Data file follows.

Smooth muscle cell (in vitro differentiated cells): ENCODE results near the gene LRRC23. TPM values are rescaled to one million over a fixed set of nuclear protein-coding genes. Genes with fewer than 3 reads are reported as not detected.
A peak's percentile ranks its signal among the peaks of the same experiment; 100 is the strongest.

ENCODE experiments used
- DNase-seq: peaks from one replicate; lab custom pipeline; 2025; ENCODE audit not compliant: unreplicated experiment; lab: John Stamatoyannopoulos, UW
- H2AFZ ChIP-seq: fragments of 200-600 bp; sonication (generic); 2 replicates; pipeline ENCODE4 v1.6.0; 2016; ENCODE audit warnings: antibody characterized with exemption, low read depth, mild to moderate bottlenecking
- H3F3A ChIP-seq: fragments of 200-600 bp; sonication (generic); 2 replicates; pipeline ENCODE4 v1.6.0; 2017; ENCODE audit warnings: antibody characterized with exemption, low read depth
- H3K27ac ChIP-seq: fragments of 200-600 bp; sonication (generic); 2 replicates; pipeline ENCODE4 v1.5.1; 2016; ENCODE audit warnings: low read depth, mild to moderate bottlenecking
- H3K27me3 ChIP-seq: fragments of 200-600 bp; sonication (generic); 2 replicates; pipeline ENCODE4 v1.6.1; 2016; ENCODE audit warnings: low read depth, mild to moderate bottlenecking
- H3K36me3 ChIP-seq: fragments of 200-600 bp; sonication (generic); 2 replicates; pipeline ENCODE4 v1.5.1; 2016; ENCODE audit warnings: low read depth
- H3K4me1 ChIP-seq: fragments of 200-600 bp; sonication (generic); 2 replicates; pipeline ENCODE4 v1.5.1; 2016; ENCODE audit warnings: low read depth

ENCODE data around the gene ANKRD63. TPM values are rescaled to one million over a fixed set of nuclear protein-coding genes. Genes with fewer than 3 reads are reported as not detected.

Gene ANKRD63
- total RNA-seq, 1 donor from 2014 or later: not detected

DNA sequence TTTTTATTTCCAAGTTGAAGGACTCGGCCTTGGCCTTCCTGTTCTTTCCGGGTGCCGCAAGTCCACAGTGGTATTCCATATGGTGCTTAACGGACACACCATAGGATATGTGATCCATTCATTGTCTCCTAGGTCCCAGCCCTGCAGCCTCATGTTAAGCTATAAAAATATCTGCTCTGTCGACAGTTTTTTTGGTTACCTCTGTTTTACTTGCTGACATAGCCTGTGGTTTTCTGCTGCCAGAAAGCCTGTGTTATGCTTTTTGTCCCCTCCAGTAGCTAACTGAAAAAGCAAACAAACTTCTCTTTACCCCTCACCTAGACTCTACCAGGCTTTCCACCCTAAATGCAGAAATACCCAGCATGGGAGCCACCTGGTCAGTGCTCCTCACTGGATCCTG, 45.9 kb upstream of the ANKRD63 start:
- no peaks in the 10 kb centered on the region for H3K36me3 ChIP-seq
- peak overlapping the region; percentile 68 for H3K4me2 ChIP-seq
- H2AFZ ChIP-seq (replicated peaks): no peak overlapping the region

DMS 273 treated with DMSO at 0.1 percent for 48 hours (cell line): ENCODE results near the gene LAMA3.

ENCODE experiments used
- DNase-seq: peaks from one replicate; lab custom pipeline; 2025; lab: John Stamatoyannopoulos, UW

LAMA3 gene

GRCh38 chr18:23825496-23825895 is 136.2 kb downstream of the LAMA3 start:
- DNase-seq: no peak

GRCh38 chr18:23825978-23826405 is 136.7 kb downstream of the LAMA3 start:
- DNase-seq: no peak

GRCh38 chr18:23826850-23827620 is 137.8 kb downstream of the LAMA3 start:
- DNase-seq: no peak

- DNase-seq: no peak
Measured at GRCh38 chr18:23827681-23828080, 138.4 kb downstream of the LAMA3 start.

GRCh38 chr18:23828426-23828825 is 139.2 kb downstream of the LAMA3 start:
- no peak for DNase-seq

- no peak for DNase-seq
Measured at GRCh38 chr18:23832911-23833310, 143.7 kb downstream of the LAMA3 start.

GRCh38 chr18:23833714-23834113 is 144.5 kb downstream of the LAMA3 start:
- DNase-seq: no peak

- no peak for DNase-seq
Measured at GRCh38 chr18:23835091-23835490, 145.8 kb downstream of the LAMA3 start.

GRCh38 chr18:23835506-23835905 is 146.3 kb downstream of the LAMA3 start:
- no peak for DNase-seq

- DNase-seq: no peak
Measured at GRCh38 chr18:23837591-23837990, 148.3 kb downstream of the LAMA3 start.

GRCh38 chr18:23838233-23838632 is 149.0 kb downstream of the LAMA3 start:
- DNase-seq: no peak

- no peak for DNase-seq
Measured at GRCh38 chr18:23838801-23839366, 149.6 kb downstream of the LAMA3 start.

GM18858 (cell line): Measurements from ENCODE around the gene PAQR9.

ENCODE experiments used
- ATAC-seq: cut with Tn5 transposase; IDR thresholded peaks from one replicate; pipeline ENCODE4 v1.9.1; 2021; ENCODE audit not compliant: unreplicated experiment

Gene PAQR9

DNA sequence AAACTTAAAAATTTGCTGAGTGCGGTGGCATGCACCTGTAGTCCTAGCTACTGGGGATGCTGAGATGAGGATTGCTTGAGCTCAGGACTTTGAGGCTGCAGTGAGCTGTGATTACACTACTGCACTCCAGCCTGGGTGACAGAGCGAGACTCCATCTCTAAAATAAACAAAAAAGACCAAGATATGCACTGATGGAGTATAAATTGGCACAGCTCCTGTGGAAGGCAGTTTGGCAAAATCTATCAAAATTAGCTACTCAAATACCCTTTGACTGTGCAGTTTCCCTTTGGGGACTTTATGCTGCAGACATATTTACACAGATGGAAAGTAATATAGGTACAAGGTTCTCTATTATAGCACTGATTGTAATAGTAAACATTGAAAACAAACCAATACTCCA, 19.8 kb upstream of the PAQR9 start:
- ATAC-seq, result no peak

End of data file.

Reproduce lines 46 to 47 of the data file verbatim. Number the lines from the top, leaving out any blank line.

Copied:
GM18858 (cell line): Measurements from ENCODE around the gene PAQR9.

ENCODE experiments used